February 17, Day 566
Wake up to feel Lulu on the edge of the bed nudging my arm as a prompt to wake up and pet her.
Okay, Lulu. You get extra head rubs today.
Get out of bed and get my act together. Let the puppies out to run around the yard while I heat up the geyser to take a shower. Boil water on the kettle for coffee.
Shower and get dressed and the puppies come to sit by my feet as I eat breakfast and drink coffee. The housekeeper arrives, so I go to pack my things. Today is my last day at Hanlie and Thomas’s house and tonight after work I’ll take Dijo and we’ll go home.
Dijo is absolutely terrified of Dapper. Clearly, Dapper is the king of the castle and wants to make sure Dijo knows his place. But Dapper has become obsessed with humping Dijo a million times a day and Dijo wants nothing to do with it. He seems to have survived the week by largely ignoring Dapper and letting him have reign of the place and has befriended Didi instead.
I finish packing and make the bed and leave the pups with the housekeeper and walk to work. Stop and watch the cow parade for a minute.
Arrive at the DAC office and immediately am bombarded by phone calls of people asking what the plans are for Month of Youth Against AIDS (MYAA). Since Catherine is out on maternity leave, everyone is looking to me to do her job, but I’m just a volunteer.
Okay, fine, let’s call a meeting for MYAA.
Sit and write savingrams for all of our stakeholders and arrange with Bontle for transport to deliver them.
Gather my things and walk to Choppies for a chicken peri peri pie because they’re the best thing on the planet. Walk back to work eating the pie. A woman stops and asks me for my dress.
No you cannot have the clothing on my back.
Arrive back at work just in time for our meeting with the hospital and MYSC for MYAA.
Mma Monahela and a few other women arrive. We are waiting for the guy from MYSC who promised to be there.
Mma Monahela is selling Tupperware, so we look through the catalog and pick out things we like.
Now, the custom in Botswana is to wait when someone is late, and people are late frequently. I decide instead to hunt down the guy from MYSC and ask if he will be joining the meeting.
I excuse myself for a moment and leave the women in the office and walk next door to MYSC and ask around to find out where this guy’s office is. Turns out he works in one of the trailers in the back of the building.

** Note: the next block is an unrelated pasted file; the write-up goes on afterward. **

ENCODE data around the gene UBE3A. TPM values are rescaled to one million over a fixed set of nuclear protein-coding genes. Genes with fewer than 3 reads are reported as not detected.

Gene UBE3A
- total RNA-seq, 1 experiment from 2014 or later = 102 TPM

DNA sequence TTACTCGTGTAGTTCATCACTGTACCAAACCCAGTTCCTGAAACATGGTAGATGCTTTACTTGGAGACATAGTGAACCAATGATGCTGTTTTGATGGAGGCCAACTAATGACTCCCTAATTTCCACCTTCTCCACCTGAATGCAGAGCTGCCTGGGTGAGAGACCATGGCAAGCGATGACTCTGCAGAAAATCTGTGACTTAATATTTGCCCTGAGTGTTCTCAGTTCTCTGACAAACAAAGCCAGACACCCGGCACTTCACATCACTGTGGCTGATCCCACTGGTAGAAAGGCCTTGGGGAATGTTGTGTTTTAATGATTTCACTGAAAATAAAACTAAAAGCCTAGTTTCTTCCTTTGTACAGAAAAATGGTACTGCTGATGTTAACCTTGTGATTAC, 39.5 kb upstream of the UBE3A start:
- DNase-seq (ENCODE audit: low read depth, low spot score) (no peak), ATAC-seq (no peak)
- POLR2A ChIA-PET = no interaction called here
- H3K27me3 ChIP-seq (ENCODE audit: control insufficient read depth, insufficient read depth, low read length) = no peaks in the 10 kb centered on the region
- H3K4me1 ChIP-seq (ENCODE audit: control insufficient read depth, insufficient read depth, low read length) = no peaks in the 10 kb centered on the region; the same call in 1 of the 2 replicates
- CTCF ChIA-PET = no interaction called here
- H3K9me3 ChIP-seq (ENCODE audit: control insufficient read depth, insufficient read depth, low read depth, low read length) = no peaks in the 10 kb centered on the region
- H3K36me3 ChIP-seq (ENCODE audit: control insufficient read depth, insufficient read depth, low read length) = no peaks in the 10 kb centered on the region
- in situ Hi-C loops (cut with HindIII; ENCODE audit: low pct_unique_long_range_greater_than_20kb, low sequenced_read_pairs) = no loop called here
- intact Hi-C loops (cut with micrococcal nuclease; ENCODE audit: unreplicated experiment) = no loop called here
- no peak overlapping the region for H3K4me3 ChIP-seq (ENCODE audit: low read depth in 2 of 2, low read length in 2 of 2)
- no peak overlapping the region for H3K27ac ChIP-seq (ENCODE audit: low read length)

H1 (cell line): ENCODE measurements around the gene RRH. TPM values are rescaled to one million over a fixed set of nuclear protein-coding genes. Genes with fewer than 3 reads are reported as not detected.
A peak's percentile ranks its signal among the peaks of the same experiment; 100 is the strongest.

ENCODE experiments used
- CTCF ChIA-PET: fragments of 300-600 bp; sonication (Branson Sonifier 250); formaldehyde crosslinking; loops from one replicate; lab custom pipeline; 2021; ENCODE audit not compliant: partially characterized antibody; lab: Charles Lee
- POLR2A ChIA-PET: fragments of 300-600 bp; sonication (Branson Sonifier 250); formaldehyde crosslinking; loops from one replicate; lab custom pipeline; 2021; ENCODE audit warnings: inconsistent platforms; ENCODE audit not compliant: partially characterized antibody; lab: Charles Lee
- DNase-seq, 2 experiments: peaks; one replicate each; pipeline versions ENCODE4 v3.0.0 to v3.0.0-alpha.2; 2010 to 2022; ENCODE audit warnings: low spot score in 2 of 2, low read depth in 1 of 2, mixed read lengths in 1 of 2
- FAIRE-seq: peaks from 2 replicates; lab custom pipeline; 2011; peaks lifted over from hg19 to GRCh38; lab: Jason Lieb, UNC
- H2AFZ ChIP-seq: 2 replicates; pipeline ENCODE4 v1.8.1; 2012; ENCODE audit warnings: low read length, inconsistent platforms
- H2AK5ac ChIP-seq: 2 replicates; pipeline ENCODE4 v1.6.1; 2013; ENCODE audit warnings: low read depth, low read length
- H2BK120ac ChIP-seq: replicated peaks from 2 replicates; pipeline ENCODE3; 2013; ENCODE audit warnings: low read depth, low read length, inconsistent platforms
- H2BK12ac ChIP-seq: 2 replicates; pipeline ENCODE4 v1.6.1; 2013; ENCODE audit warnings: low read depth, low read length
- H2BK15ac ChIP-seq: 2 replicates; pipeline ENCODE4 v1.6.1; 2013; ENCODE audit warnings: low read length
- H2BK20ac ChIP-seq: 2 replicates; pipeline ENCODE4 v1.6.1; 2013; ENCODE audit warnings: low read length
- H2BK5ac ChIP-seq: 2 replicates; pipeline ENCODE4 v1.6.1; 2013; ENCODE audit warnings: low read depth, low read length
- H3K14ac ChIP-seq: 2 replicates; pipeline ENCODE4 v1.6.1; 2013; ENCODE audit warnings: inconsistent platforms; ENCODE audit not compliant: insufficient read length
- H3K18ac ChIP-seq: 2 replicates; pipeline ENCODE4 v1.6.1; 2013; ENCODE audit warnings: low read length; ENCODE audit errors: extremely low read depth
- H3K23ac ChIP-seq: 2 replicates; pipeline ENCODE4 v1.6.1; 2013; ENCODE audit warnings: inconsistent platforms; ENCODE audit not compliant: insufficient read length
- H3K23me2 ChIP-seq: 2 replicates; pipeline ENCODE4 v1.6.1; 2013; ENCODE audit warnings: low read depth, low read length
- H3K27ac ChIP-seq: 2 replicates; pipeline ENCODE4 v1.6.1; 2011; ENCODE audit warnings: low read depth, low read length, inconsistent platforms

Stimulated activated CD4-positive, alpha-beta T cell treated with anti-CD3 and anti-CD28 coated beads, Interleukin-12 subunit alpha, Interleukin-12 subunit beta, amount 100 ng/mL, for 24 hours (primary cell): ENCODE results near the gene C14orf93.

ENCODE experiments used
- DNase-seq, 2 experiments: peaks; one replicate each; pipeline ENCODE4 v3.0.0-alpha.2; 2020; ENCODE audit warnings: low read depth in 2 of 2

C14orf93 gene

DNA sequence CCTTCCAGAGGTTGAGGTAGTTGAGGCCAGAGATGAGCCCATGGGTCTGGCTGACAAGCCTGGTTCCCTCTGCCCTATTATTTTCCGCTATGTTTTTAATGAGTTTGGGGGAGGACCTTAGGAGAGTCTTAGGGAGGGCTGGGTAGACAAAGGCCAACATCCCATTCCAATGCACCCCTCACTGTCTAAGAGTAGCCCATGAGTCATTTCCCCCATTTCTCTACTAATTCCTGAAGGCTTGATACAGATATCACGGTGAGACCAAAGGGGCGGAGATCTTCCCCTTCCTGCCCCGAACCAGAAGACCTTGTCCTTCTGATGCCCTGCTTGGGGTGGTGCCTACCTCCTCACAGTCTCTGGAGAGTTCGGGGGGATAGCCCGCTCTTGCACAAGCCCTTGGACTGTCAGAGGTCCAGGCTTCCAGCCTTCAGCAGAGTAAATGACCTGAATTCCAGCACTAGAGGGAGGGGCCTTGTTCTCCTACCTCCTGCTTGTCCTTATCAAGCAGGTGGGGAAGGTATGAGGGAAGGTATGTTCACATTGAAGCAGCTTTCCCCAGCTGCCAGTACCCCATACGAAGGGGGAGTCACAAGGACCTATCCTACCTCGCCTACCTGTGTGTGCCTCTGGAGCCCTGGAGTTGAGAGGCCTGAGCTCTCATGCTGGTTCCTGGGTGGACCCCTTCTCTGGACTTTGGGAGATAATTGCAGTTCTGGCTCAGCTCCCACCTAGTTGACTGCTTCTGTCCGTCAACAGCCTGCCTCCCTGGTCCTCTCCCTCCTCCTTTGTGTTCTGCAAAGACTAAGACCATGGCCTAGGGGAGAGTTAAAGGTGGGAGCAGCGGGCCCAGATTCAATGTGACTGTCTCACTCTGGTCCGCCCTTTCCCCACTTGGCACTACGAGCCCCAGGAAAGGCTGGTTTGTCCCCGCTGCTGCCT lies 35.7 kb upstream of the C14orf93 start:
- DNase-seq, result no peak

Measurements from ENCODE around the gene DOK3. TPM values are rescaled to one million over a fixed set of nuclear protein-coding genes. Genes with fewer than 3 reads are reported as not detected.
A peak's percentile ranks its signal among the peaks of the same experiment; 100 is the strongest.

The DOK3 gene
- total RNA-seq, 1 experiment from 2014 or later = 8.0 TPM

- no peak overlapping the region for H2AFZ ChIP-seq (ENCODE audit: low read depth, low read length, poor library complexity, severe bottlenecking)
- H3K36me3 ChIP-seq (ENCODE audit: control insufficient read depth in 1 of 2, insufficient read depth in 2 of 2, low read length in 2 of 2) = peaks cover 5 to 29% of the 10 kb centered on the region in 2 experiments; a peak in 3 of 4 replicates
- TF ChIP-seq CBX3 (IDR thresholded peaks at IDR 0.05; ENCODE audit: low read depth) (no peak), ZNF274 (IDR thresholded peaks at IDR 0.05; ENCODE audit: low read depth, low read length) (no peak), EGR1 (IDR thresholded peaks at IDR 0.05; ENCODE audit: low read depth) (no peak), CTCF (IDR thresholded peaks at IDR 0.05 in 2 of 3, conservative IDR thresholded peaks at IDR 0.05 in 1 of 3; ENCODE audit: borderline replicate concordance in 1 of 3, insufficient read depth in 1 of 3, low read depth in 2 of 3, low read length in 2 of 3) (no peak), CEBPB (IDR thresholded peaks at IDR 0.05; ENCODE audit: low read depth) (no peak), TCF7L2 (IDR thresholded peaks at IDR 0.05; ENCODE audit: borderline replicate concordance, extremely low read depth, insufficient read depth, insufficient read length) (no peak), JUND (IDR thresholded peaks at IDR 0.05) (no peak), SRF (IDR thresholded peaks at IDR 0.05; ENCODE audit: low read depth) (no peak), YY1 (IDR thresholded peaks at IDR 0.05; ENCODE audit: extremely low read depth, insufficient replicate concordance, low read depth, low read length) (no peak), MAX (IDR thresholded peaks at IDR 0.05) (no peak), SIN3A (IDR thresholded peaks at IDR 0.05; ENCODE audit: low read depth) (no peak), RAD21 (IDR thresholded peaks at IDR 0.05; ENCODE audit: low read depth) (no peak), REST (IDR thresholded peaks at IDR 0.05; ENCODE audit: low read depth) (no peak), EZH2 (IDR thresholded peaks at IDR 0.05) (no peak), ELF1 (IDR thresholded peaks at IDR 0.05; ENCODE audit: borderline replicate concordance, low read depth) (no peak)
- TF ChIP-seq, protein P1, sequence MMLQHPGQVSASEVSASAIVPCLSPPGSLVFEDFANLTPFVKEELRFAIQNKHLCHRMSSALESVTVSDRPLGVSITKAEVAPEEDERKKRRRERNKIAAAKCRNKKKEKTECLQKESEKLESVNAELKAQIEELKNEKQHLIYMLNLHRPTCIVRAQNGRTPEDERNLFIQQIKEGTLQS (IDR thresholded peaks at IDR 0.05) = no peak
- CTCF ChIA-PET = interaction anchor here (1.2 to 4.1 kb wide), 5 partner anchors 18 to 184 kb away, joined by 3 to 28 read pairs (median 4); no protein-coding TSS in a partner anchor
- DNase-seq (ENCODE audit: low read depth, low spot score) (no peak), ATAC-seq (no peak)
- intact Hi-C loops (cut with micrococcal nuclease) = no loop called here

I knock on the door.
“Ko ko?” I call (knock, knock).
“Tsena,” he says (enter).
I find the dude sitting at his computer, cool as a cucumber, not worried that he is now 30 minutes late for a meeting.
“Dumela, Rra. Will you be attending the meeting for MYAA today? It is quite urgent that we draft a plan for the Ministry of Health. They are expecting it today,” I say.
“Yes, I would like to attend the meeting. I didn’t know where your office was,” he replies.
“Okay! Well I would be happy to walk you to the office. The people from the hospital are waiting,” I say.
He agrees, and we walk back to the office. We have a meeting and draft a plan of activities for MYAA. Woo hoo!
We wrap up for the day and I walk back to Hanlie and Thomas’s house. The dogs flip out when I arrive and Didi and Dijo chase each other around the living room. I watch TV and wait for Thomas and Hanlie to come home.
About an hour later, they arrive. We grab my things and load them into Thomas’s car and he drives me and Dijo home.
As soon as we arrive, Dijo makes a run for it into the front yard.
It’s as if the expression on his face says “FINALLY! WE ARE HOME! I AM THE KING OF THE CASTLE!”
I feed him some dinner and give him an old sock to play with and he falls in love with it. He drags my sock into the front yard and goes wild with the sock playing around. He is jumping around, happy as a clam.
This is the best day of Dijo’s life. He’s home, he’s well fed, he’s got his sock to play with and someone to give him endless belly rubs.
What a life!
He plays in the yard while I patch up the hole in the tube that caused a flat tire on my bike.
Go inside and eat dinner.
Unpack and watch a movie.